During the private preliminary planning sessions, parties can also consider whether they should commence with joint mediation or continue to get private preliminary sessions. Some review attorneys can even attend mediation sessions where they can act as a resource for their client by raising any issues the might have forgotten to address. Traditionally, though, couples mediating with me have attended alone, without review attorneys. Review attorneys may also raise their own concerns about the negotiation process going forward. The key, if there comes a time that a party brings their review attorney to the mediation session, is to make sure that both the review attorney and the divorce mediator play their parts without getting in the other’s way or complicating the mediation process for the client.
Preparing Yourself for a Preliminary Planning Session
Mosten and Scully’s recommendations about preliminary planning sessions for divorce mediation involve a model comes that from Dwight Golann. This model suggests that lawyers should take preventative planning roles when supporting their clients during a divorce. Golann indicates that mediators can counsel clients on how to approach issues like bargaining and negotiation. If you believe that initial discussions with your mediator might help you to approach the mediation process with more confidence, then preliminary planning may be a good idea.
To prepare for preliminary planning, it’s best to start by making sure that you know what to expect. Clients who work with me using mediation and preliminary planning will come for their initial consultation with their partner. During this period, we’ll discuss the need for preliminary planning or not. After the initial consultation is over, time can be reserved for a private session for each party. To make sure that you get the most out of that time, it may be a good idea to make a list of any issues or concerns that you want to raise. You can discuss everything from the emotional and financial aspects you’re concerned about in mediation, to worries you might have about child custody and parenting.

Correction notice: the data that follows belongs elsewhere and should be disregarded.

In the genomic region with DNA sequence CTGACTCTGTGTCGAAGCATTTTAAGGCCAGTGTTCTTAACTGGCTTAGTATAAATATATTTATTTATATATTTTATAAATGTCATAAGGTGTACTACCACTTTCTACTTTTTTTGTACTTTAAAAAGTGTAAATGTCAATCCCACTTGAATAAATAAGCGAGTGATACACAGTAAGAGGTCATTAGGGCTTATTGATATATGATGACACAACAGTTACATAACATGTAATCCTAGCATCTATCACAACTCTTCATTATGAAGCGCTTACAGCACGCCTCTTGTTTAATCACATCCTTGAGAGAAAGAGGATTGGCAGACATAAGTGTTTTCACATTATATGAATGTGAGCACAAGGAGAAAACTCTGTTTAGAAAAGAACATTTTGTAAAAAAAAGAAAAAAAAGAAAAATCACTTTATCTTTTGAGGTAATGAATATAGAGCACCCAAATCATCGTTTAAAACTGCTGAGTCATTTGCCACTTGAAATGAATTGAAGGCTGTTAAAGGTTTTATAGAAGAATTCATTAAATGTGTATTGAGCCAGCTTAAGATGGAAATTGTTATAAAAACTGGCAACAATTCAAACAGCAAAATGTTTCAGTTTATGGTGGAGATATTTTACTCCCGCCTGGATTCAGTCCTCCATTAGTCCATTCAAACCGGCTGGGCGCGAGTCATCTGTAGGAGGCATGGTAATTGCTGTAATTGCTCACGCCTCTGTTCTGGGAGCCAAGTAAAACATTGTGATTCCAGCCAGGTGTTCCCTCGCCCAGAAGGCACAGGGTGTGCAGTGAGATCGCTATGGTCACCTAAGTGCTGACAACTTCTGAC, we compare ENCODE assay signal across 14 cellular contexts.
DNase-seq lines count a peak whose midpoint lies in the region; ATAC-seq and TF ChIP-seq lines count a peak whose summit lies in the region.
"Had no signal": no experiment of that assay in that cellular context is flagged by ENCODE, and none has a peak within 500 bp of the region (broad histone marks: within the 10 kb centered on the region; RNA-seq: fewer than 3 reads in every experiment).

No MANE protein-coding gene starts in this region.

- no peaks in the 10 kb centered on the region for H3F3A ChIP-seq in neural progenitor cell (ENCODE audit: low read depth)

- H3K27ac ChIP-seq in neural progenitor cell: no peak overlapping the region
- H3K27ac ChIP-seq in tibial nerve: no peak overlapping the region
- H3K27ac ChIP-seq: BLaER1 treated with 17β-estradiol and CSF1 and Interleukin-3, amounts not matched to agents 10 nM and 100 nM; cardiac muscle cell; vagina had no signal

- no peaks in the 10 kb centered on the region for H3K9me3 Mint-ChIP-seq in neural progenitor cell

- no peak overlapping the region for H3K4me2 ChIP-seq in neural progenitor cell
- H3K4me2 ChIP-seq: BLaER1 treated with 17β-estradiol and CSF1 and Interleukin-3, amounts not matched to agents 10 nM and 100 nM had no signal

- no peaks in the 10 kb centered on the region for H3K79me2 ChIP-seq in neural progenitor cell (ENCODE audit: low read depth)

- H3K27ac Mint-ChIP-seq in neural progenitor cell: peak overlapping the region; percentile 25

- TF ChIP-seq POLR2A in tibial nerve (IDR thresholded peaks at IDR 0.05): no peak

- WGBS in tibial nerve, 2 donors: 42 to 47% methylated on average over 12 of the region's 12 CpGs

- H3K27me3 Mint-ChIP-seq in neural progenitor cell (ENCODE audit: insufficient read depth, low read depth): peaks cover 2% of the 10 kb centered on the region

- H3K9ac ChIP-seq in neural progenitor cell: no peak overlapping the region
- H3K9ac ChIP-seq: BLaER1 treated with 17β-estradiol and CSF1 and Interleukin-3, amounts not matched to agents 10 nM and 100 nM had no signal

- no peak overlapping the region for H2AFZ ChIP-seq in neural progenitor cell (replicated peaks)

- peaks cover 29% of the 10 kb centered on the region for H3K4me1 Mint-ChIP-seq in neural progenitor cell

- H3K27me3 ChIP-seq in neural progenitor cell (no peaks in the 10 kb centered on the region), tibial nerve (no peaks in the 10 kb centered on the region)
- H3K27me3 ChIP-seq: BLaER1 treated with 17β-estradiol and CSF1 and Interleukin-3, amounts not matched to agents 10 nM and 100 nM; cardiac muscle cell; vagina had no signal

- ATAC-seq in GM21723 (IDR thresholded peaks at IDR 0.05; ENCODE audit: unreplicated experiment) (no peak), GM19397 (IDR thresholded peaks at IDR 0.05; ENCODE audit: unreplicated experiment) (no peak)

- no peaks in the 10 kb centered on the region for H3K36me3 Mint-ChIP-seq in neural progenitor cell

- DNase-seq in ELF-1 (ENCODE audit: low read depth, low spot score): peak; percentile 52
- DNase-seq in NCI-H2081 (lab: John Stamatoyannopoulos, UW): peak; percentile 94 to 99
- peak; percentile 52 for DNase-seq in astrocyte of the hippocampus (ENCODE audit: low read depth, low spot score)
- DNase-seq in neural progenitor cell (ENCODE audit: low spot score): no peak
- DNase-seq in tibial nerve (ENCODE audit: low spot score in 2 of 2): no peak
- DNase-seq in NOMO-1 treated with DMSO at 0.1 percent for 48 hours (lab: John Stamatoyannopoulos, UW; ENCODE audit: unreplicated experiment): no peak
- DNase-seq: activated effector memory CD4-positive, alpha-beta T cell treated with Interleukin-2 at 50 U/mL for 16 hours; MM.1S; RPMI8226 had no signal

Being prepared to share plenty of information with your mediator is also a good idea. During preliminary planning sessions, I will be able to learn more about the facts of your individual case. The more I know about you and the issues that you want to address, the easier it will be for me to help you prepare for your upcoming joint negotiations. I might even suggest that you gather specific documents and information from professionals that will assist with your sessions. For instance, you might need bank records or retirement benefit information if you want to discuss things like equitable distribution and assets during your mediation.
Crucially, during the preliminary planning sessions that I have with my clients, I won’t provide any direct legal advice – this is the responsibility of your review attorney. But I can help to educate you about the issues that you may face during mediation, so that you can prepare for the case ahead. I may even be able to put your mind at rest about some of the biggest concerns you have when it comes to addressing your divorce.
If you want to learn more about the concept of preliminary planning in mediation, or you want to discuss the issues of your mediation in detail with a free initial consultation with your partner, contact my office today. The Law and Mediation Office of Darren Shapiro is available on (516) 333-6555 or use our contact form.